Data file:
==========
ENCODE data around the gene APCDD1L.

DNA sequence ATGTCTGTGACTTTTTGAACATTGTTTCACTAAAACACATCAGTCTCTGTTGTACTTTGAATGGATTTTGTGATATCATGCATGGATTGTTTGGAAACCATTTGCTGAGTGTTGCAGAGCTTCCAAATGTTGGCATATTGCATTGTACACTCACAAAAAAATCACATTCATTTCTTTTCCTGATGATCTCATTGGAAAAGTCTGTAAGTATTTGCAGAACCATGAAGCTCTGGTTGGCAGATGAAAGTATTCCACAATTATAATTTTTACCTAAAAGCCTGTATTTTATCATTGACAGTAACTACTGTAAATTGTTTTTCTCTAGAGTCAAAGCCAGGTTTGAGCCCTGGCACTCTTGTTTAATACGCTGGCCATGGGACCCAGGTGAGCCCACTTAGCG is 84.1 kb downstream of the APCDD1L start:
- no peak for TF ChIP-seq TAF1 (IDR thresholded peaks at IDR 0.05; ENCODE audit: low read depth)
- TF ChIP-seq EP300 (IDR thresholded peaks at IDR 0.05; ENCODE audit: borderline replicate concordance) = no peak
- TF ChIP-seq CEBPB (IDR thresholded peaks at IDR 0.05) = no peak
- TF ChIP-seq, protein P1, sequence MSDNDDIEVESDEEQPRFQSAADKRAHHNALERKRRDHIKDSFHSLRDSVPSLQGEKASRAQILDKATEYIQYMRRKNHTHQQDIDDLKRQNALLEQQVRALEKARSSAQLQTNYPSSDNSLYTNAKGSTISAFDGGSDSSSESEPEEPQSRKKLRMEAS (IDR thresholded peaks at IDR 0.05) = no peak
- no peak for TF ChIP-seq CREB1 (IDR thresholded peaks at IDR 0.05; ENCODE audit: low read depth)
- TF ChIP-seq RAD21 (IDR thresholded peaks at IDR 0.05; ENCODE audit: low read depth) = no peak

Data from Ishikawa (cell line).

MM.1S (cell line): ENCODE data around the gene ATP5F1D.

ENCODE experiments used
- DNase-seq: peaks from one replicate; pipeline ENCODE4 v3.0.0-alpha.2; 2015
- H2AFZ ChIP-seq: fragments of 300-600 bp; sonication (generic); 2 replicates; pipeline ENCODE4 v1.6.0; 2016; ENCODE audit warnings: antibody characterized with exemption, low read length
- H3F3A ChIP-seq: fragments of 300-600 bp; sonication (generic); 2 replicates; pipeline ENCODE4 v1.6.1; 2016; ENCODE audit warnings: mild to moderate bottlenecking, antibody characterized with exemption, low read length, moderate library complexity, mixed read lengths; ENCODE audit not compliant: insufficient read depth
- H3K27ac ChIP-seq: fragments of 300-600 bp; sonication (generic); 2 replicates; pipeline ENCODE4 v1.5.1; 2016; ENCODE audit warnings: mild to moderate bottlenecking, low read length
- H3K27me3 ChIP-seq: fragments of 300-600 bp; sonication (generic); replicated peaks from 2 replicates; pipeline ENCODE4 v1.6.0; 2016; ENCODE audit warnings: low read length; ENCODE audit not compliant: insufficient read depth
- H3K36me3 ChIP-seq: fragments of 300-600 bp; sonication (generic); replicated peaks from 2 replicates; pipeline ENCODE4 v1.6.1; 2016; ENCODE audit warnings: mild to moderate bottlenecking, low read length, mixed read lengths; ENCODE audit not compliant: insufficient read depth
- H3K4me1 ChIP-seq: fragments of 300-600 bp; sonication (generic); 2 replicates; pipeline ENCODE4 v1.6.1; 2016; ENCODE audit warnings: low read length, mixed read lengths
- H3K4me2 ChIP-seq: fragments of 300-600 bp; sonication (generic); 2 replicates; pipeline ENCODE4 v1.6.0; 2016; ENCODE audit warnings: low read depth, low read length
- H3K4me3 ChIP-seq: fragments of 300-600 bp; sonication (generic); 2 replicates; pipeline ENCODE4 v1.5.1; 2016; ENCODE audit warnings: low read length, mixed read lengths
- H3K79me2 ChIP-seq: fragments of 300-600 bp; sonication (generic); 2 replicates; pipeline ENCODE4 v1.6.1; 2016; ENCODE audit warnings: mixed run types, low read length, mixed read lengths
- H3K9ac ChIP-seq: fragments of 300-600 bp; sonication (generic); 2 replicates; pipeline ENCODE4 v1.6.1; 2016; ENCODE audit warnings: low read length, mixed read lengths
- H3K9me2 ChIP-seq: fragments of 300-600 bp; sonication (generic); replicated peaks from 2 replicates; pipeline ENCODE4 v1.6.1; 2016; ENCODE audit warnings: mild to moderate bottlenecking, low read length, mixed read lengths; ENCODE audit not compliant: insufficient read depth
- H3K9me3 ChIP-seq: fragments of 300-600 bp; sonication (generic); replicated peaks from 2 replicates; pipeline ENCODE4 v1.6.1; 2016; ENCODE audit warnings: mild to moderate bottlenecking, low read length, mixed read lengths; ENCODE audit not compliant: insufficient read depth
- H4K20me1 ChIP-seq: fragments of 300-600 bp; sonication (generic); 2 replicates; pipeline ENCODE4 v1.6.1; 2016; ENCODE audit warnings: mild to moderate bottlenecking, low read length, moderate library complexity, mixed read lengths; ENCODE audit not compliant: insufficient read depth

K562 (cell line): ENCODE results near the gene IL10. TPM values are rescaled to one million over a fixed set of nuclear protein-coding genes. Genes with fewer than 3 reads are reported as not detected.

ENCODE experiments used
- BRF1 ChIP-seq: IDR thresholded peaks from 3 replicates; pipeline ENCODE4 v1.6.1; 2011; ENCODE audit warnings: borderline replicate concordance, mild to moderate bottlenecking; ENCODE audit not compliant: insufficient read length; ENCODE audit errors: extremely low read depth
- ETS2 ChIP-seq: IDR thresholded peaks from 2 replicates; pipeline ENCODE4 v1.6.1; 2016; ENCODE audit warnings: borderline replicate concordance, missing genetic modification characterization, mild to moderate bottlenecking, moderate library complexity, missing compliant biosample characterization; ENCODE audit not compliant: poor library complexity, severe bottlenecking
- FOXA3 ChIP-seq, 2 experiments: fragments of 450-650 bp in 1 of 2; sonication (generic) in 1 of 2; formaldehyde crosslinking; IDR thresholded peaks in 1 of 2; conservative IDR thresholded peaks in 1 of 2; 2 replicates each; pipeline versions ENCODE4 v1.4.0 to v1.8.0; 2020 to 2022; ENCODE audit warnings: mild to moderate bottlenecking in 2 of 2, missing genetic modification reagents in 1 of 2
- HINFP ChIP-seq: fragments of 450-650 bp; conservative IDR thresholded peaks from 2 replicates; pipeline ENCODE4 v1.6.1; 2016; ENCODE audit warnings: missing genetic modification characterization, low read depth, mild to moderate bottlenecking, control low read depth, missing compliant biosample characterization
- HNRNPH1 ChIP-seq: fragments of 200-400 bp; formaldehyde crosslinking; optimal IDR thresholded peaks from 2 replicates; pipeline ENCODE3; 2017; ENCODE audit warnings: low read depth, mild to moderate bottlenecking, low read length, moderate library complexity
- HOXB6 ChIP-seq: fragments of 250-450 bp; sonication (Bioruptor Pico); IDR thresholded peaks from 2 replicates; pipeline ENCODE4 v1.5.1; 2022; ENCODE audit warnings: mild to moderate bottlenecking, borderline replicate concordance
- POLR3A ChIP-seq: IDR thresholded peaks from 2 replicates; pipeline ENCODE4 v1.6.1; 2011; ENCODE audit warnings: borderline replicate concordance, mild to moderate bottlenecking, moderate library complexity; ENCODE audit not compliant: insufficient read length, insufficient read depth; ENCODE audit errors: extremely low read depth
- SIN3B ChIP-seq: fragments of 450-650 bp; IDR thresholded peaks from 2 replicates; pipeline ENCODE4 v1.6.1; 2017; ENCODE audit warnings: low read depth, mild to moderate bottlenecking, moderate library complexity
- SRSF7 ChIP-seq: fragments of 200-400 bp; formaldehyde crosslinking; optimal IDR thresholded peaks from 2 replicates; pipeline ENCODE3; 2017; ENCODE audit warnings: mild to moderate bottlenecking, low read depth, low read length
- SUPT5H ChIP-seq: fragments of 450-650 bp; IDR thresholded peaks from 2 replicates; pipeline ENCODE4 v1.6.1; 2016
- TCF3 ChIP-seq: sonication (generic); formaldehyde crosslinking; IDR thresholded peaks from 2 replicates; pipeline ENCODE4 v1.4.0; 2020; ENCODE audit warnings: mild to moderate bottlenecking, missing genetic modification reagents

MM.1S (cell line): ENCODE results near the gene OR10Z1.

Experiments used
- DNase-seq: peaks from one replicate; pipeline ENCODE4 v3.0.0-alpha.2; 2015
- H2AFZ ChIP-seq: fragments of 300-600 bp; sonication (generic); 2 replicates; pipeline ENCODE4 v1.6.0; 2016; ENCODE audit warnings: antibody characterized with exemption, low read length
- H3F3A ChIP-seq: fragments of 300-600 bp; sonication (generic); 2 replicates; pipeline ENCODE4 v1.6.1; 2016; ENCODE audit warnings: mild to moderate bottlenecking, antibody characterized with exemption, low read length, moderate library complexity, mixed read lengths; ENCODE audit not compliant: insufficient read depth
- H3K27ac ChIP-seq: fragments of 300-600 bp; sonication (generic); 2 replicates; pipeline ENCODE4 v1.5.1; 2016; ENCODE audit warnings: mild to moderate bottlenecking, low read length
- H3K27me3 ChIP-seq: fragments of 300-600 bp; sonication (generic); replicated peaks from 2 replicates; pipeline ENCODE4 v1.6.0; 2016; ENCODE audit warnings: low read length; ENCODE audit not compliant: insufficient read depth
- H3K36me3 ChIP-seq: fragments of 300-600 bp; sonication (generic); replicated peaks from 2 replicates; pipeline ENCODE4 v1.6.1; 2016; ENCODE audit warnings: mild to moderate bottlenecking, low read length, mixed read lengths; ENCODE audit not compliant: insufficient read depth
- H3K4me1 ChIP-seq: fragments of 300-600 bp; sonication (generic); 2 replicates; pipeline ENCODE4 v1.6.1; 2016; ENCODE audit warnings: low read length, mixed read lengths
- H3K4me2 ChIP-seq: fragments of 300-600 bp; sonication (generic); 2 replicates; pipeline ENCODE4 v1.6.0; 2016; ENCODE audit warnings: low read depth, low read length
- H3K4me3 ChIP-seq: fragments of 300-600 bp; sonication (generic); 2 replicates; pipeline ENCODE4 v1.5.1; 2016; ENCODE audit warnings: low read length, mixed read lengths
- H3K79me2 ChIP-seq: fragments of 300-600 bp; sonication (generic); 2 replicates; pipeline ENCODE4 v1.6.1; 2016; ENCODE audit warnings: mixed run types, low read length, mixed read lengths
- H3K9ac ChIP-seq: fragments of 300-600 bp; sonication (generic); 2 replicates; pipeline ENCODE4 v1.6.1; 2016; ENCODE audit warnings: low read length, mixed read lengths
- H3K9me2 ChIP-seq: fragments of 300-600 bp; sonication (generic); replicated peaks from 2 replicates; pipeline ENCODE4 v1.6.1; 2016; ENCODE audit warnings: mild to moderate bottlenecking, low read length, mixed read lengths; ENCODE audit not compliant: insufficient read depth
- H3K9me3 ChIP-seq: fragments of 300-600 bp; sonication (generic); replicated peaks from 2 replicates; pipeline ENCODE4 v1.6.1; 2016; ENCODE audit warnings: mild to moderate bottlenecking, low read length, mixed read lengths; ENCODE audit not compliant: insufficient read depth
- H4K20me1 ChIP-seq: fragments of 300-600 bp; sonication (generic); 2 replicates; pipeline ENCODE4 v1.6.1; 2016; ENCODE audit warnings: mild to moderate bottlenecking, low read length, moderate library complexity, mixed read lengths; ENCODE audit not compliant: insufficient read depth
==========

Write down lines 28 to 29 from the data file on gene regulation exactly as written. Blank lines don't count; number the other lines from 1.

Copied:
- BRF1 ChIP-seq: IDR thresholded peaks from 3 replicates; pipeline ENCODE4 v1.6.1; 2011; ENCODE audit warnings: borderline replicate concordance, mild to moderate bottlenecking; ENCODE audit not compliant: insufficient read length; ENCODE audit errors: extremely low read depth
- ETS2 ChIP-seq: IDR thresholded peaks from 2 replicates; pipeline ENCODE4 v1.6.1; 2016; ENCODE audit warnings: borderline replicate concordance, missing genetic modification characterization, mild to moderate bottlenecking, moderate library complexity, missing compliant biosample characterization; ENCODE audit not compliant: poor library complexity, severe bottlenecking